I ain’t sayin’ you treated me unkind
You could have done better but I don’t mind
You just kinda wasted my precious time
But don’t think twice, it’s all right

Add in “It Ain’t Me, Babe” and you’ve got a primer in how to write articulate, smart breakup songs. Instead of sobbing about broken hearts and tormented souls, Dylan backhands the past and moves on. Considering the nostalgia and comeback trappings of the 1974 tour — Dylan’s critical and commercial fortunes had taken a nosedive after the disastrous Self Portrait in 1970 — it’s interesting to see so many songs that all but spit on the idea of nostalgia or regret. The old songs get pretty aggressive makeovers, often to their detriment: the seduction song “Lay Lady Lay” becomes what Clinton Heylin aptly termed “a whorehouse holler,” and the version of “Rainy Day Women 12 & 35” is yet another reminder that some Dylan tunes need to be left alone for good. By contrast, The Band is content to shuffle through its deck of oldies yet again: the playing is as tight and professional as ever, but there’s no mistaking the lack of inspiration that set in after Stage Fright, and these days it’s deeply sad to hear Richard Manuel’s ravaged voice on “I Shall Be Released,” knowing what lay ahead for him.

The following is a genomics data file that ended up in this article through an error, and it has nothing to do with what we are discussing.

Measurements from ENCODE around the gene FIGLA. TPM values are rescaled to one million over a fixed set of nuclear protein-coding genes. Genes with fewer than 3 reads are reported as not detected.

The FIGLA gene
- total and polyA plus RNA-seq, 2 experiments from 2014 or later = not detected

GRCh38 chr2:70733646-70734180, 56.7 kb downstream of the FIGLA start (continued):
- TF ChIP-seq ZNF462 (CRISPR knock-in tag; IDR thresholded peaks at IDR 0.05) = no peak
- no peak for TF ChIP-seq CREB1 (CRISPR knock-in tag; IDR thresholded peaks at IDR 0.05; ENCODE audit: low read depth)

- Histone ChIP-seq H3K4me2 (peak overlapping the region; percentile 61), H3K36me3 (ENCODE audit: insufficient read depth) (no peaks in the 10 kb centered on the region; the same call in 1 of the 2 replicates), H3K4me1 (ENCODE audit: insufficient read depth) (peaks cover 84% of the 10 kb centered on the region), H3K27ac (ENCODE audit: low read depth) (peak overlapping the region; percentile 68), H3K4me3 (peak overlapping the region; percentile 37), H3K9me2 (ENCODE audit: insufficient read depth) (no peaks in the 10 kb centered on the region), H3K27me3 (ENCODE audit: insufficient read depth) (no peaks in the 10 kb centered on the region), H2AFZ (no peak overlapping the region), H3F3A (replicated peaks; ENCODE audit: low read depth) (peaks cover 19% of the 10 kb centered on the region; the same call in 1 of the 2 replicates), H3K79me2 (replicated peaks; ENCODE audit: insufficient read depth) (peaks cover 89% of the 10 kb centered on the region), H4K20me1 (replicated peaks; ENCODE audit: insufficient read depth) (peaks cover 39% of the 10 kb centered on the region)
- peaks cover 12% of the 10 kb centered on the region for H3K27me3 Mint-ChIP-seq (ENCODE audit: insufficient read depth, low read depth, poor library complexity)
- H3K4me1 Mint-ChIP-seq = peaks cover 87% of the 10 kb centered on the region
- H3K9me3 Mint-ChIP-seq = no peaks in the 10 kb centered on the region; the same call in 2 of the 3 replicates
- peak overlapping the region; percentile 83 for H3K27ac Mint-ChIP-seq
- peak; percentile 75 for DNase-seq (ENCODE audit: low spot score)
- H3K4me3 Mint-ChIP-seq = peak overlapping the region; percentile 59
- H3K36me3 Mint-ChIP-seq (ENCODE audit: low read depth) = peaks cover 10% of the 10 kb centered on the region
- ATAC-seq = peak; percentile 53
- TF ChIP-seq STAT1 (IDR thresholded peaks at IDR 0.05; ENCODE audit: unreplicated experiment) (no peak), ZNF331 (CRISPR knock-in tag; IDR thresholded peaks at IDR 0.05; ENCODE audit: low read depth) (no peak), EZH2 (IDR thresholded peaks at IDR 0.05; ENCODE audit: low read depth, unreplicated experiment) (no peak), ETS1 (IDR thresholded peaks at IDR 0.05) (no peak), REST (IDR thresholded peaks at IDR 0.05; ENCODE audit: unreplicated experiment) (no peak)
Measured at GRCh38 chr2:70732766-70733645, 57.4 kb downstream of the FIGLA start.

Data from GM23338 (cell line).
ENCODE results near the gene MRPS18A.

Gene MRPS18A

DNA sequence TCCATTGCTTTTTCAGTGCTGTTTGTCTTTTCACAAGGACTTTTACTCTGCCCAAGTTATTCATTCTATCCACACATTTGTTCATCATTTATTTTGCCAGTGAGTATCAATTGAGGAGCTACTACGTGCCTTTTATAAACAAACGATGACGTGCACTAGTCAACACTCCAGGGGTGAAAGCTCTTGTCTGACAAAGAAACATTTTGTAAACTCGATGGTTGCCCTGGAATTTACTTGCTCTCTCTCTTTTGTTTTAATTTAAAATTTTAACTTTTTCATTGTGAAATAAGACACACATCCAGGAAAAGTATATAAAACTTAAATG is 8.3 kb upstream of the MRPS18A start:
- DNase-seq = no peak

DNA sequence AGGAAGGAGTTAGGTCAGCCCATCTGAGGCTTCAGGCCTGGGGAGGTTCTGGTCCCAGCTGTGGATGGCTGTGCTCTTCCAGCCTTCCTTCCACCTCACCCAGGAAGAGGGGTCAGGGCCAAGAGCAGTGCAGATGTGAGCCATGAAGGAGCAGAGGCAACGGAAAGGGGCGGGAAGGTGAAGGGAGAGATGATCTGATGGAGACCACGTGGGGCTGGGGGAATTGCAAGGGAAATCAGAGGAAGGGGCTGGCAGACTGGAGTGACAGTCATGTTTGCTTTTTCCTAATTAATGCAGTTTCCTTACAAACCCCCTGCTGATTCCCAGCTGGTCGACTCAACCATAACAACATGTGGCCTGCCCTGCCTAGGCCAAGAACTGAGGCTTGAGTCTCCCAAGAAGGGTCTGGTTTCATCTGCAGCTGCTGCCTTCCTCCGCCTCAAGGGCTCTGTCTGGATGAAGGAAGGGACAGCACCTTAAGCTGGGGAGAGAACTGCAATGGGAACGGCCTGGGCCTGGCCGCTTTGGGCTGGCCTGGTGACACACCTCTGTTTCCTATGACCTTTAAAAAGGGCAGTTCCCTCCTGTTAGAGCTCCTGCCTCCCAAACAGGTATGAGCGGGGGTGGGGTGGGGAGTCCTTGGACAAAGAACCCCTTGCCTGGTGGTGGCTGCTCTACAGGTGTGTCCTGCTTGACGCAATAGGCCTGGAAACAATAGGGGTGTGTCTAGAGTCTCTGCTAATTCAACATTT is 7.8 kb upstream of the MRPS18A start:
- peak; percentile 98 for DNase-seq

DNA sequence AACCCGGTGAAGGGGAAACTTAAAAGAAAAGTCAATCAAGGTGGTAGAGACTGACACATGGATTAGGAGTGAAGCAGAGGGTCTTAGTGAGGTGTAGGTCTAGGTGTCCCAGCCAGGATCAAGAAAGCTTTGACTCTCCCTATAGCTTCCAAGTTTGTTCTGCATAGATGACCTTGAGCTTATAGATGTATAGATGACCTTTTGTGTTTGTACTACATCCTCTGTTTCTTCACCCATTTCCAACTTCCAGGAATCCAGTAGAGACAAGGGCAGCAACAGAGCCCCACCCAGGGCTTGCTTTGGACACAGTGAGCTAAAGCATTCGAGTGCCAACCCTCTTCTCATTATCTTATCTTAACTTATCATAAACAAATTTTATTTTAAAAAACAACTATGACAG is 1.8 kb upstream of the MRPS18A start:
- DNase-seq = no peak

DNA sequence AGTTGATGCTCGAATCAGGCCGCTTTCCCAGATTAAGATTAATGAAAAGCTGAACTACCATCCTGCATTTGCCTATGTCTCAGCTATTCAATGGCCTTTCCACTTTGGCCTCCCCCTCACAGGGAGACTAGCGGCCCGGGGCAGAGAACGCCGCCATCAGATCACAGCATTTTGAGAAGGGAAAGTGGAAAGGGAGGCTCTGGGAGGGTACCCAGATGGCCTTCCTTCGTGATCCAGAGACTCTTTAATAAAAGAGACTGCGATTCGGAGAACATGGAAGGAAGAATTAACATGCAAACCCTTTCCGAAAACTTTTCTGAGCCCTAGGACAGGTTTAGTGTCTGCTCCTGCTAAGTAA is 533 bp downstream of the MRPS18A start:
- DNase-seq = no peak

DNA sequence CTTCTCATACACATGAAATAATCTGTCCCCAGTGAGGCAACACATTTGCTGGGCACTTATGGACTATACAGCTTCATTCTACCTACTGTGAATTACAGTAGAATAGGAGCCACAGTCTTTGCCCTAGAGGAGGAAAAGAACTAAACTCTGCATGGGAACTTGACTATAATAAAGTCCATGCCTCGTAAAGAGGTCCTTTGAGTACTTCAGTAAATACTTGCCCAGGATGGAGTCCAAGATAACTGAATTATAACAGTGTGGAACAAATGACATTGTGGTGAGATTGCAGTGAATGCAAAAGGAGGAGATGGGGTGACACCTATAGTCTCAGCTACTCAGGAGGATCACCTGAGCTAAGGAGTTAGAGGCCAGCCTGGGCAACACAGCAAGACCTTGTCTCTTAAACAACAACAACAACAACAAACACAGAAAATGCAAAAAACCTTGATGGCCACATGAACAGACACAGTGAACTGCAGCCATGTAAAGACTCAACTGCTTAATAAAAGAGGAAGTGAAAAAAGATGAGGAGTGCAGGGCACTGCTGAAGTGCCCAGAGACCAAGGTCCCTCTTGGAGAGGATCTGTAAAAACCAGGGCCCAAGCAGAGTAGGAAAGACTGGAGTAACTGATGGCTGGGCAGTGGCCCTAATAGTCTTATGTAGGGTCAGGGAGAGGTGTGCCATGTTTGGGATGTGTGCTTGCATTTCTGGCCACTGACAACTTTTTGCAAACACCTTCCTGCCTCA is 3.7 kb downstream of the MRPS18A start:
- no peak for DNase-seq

An audience interested mainly in the past, a singer determined to grow beyond it, and a backup band unable to escape it. Before the Flood is one curious album, all right.

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The Wednesday Westie (Bed-In edition 2)


Aka, who-moved-my-bed-onto-the-porch edition.

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Objects of desire

Since I have a category on this site called “Guitar Porn,” it should come as no surprise to anybody that a glimpse of this new magazine Guitar Aficionado sent me lurching across the floor of Barnes and Noble like one of George Romero’s zombies. The cover image alone — Jimmy Page cradling a Gibson Les Paul Black Beauty, complete with Bigsby — is enough to have an otherwise rational human being thinking, “Sure, I can handle paying out five C-notes a month to own that baby.”

I suppose the purist attitude would be one of offense that something meant to be used and mastered — to be played — is being treated as a fashion and lifestyle accessory, but there’s no denying that a well-made guitar is a thing of beauty in its own right.